6. I really like this:

    "...and her limbs felt like strange objects that had snagged on her sweater." You gave me a great sense of how she feels. The piece is well written and you convey Annie's sense of detachment really well.

    Good job.

  7. Totally hooked! I like how you take a situation that would normally be very heavy and dramamtic and add some quirkiness to it. I agree with the "feeling the shining" issue. Agree w/ Amy Sue, it could just be simple, like Annie's cheek warmed. Would definitely read on. Excellent start!

  8. Wow. This is magic.

    It's completely believable and I love how each detail has significance. Great job.

  9. This is fantastic writing. I loved it and want to read more. "There was no room on her plate for bizarre atmospheric phenomena," indeed.

    I know this is missing the criticism part of "constructive criticism," but I really think it's great and can't think of anything I'd change.

  10. Tons to like here. I'm hooked, for sure. The first sentence needs a bit of work, imo, but the first para as a whole is awesome. I also liked the Burger Kind parking lot detail. Great job. It's tough to write about a super emotional event so early on in a book without it coming off as depressing. You've nailed this. Good luck!

  11. The opening didn't grab me, but by the time you mention the pocketful of kleenex and throwing up in a BK parking lot, you had me. The opening feels a little stilted and doesn't bring me into Annie, but by the third paragraph when we really get into her head, I wanted to read more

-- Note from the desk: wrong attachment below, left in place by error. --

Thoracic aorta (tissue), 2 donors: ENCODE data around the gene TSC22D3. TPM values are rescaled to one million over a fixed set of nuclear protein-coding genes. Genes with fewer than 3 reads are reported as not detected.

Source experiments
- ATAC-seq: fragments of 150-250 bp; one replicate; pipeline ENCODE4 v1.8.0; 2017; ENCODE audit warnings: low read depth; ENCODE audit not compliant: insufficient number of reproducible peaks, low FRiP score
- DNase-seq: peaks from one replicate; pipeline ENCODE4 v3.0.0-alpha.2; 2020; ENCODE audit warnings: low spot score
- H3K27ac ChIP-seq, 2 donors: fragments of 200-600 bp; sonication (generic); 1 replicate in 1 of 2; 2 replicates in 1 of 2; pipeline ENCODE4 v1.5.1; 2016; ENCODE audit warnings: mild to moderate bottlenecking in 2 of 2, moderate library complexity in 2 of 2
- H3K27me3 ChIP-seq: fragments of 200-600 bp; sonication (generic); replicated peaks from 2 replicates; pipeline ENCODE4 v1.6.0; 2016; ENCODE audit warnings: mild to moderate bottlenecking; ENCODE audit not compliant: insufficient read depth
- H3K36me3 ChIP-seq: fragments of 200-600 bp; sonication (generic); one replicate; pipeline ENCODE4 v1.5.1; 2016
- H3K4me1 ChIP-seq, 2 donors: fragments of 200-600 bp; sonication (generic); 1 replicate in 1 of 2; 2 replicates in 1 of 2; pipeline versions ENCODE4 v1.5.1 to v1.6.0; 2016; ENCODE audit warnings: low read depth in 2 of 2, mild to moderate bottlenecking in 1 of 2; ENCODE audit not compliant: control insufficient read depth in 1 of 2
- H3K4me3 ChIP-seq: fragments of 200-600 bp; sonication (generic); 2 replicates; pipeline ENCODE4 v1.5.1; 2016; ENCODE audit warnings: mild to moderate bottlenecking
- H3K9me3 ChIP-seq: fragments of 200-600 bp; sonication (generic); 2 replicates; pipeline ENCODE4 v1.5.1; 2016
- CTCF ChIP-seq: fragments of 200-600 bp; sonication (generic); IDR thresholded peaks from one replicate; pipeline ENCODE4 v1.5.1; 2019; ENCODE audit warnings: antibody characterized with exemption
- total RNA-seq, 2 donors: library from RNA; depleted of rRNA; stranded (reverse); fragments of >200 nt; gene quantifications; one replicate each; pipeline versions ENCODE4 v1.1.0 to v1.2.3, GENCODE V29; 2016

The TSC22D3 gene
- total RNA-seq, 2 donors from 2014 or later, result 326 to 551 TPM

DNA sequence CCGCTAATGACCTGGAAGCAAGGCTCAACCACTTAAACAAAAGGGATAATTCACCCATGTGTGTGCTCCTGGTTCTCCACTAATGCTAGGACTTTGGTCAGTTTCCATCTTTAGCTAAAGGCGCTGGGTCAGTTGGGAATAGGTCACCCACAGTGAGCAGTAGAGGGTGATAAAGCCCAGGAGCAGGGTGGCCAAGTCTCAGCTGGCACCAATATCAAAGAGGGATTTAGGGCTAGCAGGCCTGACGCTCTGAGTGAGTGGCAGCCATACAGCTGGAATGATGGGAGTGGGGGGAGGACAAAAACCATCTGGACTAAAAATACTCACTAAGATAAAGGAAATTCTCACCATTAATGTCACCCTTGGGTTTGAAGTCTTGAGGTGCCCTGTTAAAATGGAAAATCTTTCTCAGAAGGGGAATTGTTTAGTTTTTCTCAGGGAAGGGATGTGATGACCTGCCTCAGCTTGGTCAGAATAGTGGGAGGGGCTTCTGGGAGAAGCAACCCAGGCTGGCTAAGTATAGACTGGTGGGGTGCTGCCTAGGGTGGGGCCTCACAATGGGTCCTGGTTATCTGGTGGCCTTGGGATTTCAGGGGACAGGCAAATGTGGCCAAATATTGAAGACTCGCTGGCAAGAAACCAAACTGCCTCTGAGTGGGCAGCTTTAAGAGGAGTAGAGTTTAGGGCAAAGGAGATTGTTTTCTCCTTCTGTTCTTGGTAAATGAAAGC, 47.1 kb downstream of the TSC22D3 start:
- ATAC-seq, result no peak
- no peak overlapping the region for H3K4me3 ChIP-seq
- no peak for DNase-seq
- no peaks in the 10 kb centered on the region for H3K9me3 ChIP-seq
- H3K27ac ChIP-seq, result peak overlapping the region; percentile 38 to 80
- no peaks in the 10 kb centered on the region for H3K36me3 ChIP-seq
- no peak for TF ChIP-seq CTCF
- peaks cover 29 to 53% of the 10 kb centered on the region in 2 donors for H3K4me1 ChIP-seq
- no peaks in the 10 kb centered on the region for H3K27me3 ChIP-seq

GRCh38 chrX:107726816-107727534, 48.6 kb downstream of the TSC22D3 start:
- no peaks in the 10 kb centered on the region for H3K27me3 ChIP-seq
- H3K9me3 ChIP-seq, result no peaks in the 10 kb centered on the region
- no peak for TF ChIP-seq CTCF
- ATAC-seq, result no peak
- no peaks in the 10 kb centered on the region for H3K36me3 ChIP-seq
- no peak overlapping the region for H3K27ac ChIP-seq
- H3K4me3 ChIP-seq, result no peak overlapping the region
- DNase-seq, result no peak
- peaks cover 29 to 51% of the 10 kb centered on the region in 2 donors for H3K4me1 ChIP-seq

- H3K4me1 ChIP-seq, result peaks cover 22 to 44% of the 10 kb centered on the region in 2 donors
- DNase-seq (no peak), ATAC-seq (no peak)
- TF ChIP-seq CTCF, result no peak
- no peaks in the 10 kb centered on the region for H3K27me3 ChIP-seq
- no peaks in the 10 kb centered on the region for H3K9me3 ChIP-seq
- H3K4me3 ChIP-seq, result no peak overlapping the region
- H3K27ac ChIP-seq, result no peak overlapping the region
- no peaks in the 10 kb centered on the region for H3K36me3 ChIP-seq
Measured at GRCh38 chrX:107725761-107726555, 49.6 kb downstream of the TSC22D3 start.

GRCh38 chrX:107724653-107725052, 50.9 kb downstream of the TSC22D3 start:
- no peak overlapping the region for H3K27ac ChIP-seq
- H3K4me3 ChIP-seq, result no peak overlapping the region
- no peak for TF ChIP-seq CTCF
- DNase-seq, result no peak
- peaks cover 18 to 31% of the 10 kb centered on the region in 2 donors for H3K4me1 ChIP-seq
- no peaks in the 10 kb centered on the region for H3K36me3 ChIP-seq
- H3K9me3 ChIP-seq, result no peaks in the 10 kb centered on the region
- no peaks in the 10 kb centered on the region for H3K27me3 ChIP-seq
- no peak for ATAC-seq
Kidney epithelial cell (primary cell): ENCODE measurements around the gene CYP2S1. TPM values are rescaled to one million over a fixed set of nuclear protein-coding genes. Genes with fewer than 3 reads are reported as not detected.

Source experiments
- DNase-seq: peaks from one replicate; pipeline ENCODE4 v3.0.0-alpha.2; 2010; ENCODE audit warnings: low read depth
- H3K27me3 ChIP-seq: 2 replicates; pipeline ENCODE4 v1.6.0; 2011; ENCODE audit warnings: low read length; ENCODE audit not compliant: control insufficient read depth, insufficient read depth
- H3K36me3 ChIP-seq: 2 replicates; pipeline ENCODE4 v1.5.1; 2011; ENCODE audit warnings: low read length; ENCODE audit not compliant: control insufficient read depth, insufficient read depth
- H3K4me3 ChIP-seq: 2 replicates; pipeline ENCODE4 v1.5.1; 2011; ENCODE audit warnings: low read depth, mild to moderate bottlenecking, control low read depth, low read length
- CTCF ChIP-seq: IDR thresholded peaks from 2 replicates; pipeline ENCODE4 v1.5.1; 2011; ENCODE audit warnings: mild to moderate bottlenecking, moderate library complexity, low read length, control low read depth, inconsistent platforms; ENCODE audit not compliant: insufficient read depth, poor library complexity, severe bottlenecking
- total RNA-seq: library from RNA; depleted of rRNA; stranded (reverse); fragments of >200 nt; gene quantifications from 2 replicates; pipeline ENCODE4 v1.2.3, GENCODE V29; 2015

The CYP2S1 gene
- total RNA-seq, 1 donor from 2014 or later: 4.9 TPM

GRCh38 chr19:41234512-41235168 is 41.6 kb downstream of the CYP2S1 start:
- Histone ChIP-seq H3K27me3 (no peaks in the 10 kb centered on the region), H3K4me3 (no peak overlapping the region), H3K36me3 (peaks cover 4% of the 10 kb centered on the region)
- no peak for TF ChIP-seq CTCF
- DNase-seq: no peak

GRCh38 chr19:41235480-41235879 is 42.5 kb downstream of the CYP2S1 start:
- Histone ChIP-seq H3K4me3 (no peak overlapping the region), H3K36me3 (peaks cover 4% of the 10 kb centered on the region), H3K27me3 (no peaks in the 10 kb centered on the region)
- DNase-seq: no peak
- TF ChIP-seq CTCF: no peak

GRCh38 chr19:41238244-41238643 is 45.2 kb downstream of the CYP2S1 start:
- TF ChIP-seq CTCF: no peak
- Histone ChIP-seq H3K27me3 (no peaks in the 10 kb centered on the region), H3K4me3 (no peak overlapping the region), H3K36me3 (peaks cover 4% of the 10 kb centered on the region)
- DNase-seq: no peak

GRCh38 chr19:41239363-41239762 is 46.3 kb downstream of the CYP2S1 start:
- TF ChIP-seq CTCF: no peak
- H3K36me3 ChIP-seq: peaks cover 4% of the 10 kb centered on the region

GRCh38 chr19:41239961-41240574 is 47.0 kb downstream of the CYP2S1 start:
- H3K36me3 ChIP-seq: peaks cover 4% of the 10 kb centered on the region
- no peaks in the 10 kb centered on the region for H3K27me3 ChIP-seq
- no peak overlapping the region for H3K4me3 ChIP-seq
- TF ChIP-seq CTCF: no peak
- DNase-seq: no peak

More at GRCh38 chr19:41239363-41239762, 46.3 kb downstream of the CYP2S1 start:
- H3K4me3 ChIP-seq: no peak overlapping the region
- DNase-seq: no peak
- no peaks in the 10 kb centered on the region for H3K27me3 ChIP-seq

12. I wanted to know what she was thinking through all this. She's just there, not doing or thinking. We're getting more of a narrator's summation of events than of Annie's POV. For instance, when she feels the sun through the window, her POV would be along the lines of "Just sun" and give no more thought to it. She wouldn't think "I won't look up to confirm." That's you, explaining to me - author intrusion. Perhaps consider taking yourself out of the story and showing it all from Annie's POV.

  13. I very much liked this line: "her limbs felt like strange objects that had snagged on her sweater." Well done. And Annie's despair and confusion is well established here. I'd read a few more pages. But I would be hoping there's more of a hook than Woman Recovers from Grief. I see many manuscripts like that, but there always needs to be more to the story. More of a unique take on it. I'd read more to find out where it's going.

  14. Thank you...ALL of you...for your comments and feedback. I can absolutely see the problem with "feeling something shining"...can't believe I never picked up on it. Just goes to show how valuable a forum like this is! I appreciate all the feedback and thank you all for making me a better writer. And, to our fabulous secret agent...thank you for your kind words, and yes, there is much, much more to the story than Women Recovers from Grief. Though it's always in the backdrop, there's a whole other adventure that my MC gets swept up in.